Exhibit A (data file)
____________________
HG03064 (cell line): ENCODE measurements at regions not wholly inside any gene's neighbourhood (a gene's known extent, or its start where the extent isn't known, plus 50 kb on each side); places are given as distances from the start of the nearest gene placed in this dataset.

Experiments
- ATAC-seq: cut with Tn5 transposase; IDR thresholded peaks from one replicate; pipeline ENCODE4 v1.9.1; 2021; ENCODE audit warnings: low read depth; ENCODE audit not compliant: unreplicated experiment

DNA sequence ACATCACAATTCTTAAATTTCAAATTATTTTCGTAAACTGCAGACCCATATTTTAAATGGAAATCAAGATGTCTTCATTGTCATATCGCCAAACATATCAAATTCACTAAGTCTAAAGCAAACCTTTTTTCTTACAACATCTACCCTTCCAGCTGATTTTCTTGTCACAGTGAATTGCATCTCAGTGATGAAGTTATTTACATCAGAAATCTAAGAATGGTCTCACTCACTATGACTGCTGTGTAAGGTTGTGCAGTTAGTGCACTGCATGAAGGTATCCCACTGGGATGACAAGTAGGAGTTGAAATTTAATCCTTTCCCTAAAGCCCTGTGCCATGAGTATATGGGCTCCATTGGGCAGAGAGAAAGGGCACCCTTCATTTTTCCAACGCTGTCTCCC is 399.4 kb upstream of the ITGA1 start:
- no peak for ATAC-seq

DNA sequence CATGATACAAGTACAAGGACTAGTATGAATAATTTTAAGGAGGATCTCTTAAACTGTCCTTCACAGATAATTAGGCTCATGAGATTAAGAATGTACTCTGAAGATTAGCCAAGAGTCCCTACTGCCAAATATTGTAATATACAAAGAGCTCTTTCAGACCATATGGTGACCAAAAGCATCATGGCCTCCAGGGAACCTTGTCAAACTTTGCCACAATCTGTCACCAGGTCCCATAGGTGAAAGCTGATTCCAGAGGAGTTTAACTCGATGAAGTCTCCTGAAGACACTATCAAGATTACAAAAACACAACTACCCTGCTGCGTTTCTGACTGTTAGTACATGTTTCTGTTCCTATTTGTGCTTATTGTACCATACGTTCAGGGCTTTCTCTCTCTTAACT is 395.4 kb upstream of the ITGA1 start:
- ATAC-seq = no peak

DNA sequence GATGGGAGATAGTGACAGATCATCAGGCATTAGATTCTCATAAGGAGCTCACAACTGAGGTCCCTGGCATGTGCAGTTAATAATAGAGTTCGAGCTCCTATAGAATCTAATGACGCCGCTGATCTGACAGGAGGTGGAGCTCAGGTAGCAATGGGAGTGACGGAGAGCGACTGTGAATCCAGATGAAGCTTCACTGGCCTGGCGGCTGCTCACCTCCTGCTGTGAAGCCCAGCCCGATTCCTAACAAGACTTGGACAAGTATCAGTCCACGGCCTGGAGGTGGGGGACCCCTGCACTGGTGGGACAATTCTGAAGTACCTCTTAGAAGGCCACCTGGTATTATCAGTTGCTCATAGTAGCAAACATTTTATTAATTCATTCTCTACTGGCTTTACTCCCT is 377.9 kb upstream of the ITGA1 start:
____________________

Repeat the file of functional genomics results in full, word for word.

HG03064 (cell line): ENCODE measurements at regions not wholly inside any gene's neighbourhood (a gene's known extent, or its start where the extent isn't known, plus 50 kb on each side); places are given as distances from the start of the nearest gene placed in this dataset.

Experiments
- ATAC-seq: cut with Tn5 transposase; IDR thresholded peaks from one replicate; pipeline ENCODE4 v1.9.1; 2021; ENCODE audit warnings: low read depth; ENCODE audit not compliant: unreplicated experiment

DNA sequence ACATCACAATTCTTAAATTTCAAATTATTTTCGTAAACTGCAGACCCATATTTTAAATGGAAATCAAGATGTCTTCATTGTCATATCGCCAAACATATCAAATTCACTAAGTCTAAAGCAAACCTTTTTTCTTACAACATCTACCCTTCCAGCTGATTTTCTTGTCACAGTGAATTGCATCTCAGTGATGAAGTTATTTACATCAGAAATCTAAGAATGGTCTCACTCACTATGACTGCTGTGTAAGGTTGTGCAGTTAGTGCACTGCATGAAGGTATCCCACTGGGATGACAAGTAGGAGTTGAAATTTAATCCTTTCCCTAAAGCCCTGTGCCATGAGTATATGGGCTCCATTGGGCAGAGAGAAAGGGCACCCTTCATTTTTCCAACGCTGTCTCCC is 399.4 kb upstream of the ITGA1 start:
- no peak for ATAC-seq

DNA sequence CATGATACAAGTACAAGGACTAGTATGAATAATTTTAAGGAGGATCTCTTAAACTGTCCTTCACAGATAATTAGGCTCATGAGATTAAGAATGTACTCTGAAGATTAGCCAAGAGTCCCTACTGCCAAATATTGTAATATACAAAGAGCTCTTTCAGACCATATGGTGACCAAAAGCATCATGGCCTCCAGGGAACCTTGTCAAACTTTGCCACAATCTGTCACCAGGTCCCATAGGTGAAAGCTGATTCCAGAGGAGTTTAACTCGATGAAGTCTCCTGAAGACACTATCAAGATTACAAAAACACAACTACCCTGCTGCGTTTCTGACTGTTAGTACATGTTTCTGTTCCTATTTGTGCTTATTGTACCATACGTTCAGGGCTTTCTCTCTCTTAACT is 395.4 kb upstream of the ITGA1 start:
- ATAC-seq = no peak

DNA sequence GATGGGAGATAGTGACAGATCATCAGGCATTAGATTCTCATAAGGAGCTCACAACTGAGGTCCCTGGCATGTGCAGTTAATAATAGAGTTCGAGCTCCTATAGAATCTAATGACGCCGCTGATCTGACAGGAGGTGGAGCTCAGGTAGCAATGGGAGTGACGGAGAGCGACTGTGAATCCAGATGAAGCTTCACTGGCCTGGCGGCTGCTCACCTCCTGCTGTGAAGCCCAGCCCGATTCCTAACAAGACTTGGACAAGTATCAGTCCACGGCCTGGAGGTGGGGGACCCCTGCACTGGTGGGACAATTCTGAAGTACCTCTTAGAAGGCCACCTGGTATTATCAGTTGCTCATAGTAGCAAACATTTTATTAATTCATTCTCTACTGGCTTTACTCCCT is 377.9 kb upstream of the ITGA1 start: